Thursday, March 14, 2013

Composition Series: Part I - Flat Plane Arrangements

Before we begin analyzing the first elements of composition, a word of warning - much similar to what I mentioned in the introductory article. Photography is not about following rules and guidelines. The information found in this (and other) articles, is not meant as a field guide; a set of things you must follow (or even remember) every time you go out to take a photo. Like Edward Weston has said:

To consult the rules of composition before making a picture is a little like consulting the law of gravitation before going for a walk

And so, let's begin today with Flat Plane Arrangements. What does that mean? Well, it's the term I came up to describe the way elements on a scene are arranged in the frame - in terms of whether they occupy the center, the top, the bottom, or a side of the image. Nothing related to depth will concern us on this article (that is, nothing regarding foreground and background).

Perhaps the most (in)famous rule of composition is a flat plane arrangement rule. It's the Rule of Thirds, which argues that elements of importance should be placed in points where (imaginary) lines that separate the frame into three parts, both horizontally and vertically, cross. It is easier to understand with an example:

Rule of Thirds example. Notice also how the two important elements of the scene (i.e. the building and the tree) are parallel to each other - something that further enhances their compositional relation
On the example above, the building and the tree are associated with the bottom two crossing points.Two important points, in addition to the general warning in the beginning of this article:

a) Notice I used the word "associated", not "coincide", not "occupy". The spirit of this rule idea is not that the photographer is "forced" to have elements directly under a crossing point (let alone all of them!), but simply to arrange the elements in a way that is associated with them.

b) Obviously enough, elements in a frame can cover an area vastly greater than a simple point. It's all about relation here, not strict placement.

Another issue that I should have perhaps mentioned earlier (although it doesn't probably warrant its own article) is the notion of a subject in photography. In a nutshell, a photo must have a subject. If you cannot give a definite answer to the question "what is the subject of the photo I am about to take?", then you shouldn't take it! You must know what is your subject, because certain decisions have to be made* regarding its placement and hierarchy.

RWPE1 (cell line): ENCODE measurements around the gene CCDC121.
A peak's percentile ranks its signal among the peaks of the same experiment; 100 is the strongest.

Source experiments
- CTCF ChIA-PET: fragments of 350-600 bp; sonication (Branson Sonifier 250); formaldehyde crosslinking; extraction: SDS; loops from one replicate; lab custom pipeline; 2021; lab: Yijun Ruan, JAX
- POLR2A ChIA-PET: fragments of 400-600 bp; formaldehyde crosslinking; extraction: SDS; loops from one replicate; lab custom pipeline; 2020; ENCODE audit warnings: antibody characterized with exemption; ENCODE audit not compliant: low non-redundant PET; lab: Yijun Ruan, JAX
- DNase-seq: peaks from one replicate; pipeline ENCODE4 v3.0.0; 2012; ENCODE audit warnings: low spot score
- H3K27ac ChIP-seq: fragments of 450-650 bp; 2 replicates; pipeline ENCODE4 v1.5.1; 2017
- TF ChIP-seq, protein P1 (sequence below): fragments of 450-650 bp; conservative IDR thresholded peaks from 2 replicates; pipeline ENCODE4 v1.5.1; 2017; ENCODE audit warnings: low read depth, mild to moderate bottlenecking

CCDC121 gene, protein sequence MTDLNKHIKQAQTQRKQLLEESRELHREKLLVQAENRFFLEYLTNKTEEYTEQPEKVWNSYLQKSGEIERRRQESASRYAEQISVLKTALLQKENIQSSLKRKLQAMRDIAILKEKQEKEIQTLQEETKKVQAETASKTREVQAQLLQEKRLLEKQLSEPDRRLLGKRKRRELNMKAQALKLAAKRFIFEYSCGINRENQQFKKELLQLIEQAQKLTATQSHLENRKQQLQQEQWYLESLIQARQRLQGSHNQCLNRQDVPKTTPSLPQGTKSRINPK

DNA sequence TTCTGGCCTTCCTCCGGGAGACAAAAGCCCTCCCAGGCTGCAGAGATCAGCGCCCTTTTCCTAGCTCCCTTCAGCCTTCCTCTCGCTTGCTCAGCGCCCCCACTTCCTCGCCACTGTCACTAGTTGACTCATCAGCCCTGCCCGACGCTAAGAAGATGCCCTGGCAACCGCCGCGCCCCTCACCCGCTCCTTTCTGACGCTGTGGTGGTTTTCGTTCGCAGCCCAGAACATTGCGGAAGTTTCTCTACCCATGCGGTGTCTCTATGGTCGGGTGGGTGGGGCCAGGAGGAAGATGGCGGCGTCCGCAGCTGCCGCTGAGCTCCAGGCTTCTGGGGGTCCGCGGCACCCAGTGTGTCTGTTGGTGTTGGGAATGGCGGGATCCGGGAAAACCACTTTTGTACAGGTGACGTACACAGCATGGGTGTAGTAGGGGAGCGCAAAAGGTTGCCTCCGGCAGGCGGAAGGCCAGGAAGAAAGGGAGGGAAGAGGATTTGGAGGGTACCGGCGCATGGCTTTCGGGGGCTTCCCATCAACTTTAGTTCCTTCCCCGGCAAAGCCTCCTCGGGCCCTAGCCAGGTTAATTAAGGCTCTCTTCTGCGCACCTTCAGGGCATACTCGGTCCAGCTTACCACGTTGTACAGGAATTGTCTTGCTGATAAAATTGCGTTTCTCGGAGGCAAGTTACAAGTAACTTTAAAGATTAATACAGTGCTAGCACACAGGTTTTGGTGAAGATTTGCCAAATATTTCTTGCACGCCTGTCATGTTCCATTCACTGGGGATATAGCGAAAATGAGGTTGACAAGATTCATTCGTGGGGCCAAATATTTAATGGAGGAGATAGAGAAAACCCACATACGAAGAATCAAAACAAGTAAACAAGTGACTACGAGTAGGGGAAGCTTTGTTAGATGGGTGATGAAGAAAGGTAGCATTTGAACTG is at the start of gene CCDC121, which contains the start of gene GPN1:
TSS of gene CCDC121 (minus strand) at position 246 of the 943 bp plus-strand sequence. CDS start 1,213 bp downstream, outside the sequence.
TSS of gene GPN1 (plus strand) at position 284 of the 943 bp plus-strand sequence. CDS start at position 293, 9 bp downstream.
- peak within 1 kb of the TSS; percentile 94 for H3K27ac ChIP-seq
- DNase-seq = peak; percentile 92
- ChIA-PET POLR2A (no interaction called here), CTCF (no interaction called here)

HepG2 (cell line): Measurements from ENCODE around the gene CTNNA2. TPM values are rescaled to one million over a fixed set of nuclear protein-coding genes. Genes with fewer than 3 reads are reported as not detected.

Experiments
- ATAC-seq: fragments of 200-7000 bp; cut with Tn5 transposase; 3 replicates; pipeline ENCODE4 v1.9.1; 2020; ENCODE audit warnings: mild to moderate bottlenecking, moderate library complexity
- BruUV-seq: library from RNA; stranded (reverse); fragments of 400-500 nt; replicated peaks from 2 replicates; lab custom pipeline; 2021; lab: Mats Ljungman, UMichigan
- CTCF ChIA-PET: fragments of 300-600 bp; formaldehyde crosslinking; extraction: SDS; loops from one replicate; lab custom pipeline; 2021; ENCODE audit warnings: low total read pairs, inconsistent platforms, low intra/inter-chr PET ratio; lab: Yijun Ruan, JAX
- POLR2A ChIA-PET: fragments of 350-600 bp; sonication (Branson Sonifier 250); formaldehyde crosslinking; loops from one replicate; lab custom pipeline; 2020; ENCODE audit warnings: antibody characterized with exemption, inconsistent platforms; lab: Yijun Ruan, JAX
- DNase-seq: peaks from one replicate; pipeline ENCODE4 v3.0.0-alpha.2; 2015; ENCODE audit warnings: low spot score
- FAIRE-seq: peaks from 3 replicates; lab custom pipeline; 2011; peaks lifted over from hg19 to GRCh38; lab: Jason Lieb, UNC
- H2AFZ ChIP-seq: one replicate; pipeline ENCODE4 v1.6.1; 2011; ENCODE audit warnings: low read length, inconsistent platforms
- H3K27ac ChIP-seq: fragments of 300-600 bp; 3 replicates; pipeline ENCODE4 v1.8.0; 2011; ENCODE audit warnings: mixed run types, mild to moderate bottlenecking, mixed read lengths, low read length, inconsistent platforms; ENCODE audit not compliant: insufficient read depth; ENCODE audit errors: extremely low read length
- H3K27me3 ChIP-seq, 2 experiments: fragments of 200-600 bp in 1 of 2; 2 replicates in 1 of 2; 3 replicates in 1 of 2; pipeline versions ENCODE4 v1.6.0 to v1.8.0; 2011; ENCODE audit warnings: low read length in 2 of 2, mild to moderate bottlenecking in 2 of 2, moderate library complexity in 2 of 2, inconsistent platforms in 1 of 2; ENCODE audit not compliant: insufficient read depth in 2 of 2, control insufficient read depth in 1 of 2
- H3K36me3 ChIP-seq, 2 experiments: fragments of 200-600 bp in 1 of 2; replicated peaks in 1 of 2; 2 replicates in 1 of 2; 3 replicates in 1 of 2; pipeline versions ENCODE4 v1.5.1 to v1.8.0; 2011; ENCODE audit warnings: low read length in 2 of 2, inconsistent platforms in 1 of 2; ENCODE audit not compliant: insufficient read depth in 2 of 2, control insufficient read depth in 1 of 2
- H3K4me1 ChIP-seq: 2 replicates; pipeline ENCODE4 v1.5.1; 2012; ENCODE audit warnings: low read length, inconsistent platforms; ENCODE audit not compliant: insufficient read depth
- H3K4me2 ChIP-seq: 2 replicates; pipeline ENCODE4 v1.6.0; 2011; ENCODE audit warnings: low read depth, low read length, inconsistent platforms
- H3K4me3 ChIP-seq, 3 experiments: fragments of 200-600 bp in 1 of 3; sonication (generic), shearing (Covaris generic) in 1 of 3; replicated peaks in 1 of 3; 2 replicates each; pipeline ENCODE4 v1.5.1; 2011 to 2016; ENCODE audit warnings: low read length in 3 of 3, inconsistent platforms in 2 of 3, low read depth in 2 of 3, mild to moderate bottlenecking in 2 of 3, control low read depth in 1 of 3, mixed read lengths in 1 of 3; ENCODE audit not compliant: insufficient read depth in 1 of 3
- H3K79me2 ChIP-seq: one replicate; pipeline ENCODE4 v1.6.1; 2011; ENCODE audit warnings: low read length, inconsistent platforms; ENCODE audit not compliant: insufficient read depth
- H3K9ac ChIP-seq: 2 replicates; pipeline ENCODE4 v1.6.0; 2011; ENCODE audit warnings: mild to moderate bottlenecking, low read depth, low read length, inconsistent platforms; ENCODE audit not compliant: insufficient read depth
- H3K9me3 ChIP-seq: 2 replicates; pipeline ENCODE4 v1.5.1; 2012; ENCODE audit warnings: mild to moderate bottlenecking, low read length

* again, only implicitly. The idea is not to start thinking about composition and rules every time you are about to press the shutter. Rather, you should know these things well enough beforehand so that they become an integral part of your photographic instinct.

Would you like to see a different crop of the image above as a counter example? Here it is. Notice how much weaker the following composition is:

A significantly weaker arrangement. The building now looks out of balance

The reason this is a significantly weaker composition is that there is a powerful element in the frame (the building corner, contrasting brightly against a dark background) that not only is not associated with a crossing point, but it's also pushed into the corner of the frame. The tree itself still works reasonably well - notice how much better the composition looks if we simply clone out the building:

Simply removing the building improves the situation.

As a conclusion to this first word about flat plane arrangements, I would underline once again that rules are meant to be broken. There are no rules in composition, and there are no rules in photography. The examples portrayed above are simply meant as something to show you how certain decisions of placement influence the outcome of a photo. If a certain outcome is something required to express a certain mood or to inspire a certain feeling, then obviously this overrides all "rules".

We will continue next time with relations between elements in a scene.

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